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SOLUTION: for the provided quadratic function of {{{y=x^2+4x+3}}} A. Find the vertex B. find the y intercept C. find the x-intercepts D. graph function
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-> SOLUTION: for the provided quadratic function of {{{y=x^2+4x+3}}} A. Find the vertex B. find the y intercept C. find the x-intercepts D. graph function
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Question 331602
:
for the provided quadratic function of
A. Find the vertex
B. find the y intercept
C. find the x-intercepts
D. graph function
Found 2 solutions by
texttutoring, solver91311
:
Answer by
texttutoring(324)
(
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):
You can
put this solution on YOUR website!
This equation is a parabola in general form. The easiest way to graph it is to convert it to standard form, y=a(x-p)^2 + q. You can do this by completing the square:
Halve the b term (b=4 in your equation) and then square it: (4/2)^2 = 2^2 = 4
Add this number to the first 2 terms, but then subtract it at the end (so that you are just adding zero to the overall equation):
y=x^2 +4x + 4 + 3 - 4
y=(x^2+4x+4) +3-4
y=(x+2)^2 -1
Now the equation is in standard form, y=a(x-p)^2 + q. The vertex is at (p,q)=(-2,-1).
You can find the y=intercept by setting x=0 and solving for y. It's easiest to do this with the general form:
y=x^2+4x+3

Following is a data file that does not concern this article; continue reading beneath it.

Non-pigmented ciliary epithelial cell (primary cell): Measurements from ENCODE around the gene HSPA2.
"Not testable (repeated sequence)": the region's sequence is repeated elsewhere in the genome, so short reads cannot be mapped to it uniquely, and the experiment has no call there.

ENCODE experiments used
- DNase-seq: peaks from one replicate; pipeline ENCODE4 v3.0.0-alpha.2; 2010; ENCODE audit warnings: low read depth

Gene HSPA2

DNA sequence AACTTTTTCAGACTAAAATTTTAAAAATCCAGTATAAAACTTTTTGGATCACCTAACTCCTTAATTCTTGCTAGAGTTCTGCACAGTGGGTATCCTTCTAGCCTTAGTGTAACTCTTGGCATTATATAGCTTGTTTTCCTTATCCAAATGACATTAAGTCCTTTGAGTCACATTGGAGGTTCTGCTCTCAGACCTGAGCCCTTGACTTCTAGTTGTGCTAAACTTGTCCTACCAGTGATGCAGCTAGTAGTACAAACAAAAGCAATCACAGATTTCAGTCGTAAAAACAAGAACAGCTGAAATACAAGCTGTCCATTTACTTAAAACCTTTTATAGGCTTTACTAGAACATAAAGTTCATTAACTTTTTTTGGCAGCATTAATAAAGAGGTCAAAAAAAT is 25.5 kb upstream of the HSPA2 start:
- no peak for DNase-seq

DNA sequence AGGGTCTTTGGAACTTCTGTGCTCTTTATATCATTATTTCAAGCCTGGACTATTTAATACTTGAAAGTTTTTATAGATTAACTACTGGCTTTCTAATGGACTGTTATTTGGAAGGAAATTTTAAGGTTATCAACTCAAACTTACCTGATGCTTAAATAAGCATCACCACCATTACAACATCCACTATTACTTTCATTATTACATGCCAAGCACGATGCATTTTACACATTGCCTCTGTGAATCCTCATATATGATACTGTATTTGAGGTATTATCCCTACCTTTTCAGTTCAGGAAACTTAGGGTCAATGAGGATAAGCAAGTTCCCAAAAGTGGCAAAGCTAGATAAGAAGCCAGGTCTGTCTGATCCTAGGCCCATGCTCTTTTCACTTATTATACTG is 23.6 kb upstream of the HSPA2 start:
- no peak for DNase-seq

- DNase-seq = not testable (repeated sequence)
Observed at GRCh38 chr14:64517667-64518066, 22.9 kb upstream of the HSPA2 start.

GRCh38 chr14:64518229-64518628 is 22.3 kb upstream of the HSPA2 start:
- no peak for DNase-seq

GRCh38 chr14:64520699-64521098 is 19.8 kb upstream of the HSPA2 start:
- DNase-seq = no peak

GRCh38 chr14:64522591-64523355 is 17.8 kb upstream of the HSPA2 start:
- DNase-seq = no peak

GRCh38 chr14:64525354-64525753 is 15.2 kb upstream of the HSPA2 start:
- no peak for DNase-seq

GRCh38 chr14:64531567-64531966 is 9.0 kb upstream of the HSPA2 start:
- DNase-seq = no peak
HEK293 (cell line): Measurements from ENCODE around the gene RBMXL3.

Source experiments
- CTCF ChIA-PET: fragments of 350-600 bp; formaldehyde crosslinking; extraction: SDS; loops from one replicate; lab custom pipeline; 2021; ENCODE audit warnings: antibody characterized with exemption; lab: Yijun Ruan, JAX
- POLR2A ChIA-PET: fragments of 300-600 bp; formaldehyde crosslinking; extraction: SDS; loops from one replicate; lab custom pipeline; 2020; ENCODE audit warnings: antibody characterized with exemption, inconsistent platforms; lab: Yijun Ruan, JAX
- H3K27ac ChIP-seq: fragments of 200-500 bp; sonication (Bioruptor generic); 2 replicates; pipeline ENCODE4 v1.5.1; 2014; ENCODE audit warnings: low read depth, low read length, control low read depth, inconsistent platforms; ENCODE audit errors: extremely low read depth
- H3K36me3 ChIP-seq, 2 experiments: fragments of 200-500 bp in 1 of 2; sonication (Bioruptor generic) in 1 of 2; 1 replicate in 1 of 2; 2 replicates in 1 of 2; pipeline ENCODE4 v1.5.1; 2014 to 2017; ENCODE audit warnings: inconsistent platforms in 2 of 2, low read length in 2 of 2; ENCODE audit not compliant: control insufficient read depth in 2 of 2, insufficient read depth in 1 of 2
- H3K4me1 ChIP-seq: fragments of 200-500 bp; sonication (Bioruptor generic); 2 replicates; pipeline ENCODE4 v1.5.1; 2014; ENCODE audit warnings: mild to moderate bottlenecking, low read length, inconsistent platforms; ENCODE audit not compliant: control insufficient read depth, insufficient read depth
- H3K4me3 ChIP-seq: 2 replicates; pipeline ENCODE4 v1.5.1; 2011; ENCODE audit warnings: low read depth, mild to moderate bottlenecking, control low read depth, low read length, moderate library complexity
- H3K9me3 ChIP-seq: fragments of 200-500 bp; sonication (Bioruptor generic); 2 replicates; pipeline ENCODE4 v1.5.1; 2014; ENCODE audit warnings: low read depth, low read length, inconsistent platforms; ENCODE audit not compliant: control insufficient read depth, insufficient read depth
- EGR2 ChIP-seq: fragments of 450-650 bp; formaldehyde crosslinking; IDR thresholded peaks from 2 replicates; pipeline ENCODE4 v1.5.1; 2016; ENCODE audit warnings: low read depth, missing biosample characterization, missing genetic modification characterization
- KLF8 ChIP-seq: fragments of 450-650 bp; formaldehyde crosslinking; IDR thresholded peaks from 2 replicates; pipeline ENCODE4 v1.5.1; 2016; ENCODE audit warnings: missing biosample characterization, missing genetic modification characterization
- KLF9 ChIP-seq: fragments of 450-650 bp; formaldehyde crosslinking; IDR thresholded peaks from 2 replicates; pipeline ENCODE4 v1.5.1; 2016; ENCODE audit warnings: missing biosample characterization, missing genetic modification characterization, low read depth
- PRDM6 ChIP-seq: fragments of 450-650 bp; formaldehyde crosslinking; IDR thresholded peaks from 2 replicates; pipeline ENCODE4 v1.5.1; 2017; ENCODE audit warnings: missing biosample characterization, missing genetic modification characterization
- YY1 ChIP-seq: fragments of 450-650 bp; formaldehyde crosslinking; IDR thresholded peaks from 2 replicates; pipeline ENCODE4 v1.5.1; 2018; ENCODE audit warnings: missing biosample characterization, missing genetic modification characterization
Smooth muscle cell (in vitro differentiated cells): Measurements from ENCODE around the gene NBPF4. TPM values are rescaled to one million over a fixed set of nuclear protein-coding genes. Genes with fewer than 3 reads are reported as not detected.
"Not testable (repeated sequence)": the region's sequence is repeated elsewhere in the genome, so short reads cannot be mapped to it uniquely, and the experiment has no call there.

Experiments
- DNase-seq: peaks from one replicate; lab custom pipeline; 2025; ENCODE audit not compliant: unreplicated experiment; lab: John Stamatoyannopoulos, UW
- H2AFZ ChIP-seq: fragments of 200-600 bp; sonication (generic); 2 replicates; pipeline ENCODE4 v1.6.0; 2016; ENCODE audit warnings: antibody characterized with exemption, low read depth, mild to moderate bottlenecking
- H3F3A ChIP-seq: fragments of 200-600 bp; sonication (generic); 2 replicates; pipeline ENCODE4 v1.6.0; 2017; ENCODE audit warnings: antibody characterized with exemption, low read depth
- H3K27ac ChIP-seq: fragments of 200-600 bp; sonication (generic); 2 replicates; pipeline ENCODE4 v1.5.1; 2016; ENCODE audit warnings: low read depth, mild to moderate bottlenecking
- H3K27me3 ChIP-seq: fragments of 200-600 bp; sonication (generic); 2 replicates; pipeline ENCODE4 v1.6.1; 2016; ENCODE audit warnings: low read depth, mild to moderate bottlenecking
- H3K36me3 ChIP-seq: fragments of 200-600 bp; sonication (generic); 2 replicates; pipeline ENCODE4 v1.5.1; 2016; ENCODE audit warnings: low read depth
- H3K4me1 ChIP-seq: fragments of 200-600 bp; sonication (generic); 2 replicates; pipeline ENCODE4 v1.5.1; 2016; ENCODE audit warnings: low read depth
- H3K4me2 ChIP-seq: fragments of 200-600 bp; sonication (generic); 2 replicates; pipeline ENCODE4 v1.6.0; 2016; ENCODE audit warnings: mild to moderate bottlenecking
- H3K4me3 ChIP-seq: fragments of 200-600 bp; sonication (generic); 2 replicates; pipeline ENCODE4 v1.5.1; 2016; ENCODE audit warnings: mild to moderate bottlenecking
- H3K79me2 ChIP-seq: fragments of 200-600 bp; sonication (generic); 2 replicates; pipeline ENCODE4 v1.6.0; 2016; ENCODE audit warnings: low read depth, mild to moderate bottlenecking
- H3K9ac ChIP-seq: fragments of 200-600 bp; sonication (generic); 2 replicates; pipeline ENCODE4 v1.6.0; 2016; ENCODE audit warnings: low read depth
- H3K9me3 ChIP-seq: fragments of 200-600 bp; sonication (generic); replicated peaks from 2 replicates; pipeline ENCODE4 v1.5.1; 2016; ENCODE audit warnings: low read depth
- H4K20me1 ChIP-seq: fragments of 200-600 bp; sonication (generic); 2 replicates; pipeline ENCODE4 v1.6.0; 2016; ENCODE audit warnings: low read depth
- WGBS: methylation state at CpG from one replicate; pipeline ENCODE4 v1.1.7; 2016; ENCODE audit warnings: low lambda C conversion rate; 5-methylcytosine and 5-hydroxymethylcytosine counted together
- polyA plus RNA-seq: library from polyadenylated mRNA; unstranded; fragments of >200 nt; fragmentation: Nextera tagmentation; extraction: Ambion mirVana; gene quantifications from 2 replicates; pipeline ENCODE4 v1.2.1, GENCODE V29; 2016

y = 0+)+3
y=3
The y-intercept is y=3.
To find the x-intercepts, factor, set y=0 and solve for x. You have to solve by factoring:
y=x^2+4x+3
0 = x^2+4x+3
0 = (x+3)(x+1)
Which means that the x-intercepts are x= -3, and x= -1.
You now know the x-intercepts, y-intercept, and vertex. You should be able to just connect the dots to graph the equation.
It should look like this: http://www.wolframalpha.com/input/?i=y%3Dx^2%2B4x%2B3
Answer by
solver91311(20879)
(
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):
You can
put this solution on YOUR website!
For any quadratic function with real coefficients of the form:
The vertex is located at:
Where:
The
-intercept is located at
-intercepts, if they exist, are located at:
and
If the calculation under the radical, namely
, is positive, then there are two
-intercepts. If
, then the
-axis will be tangent at the vertex, i.e. the single
-intercept will be
(see vertex discussion above). If
, then the graph does not intersect the
-axis anywhere.
Because of symmetry, you can plot one additional point. At the horizontal distance from the
-axis to the vertex on the OTHER side of the vertex, there will be a function value equal to the
-coordinate of the
-intercept. That is to say,
is a point on the graph.
For your problem:
,
, and
Graph: Plot the five points discussed above and draw a smooth parabolic curve through them.
John
My calculator said it, I believe it, that settles it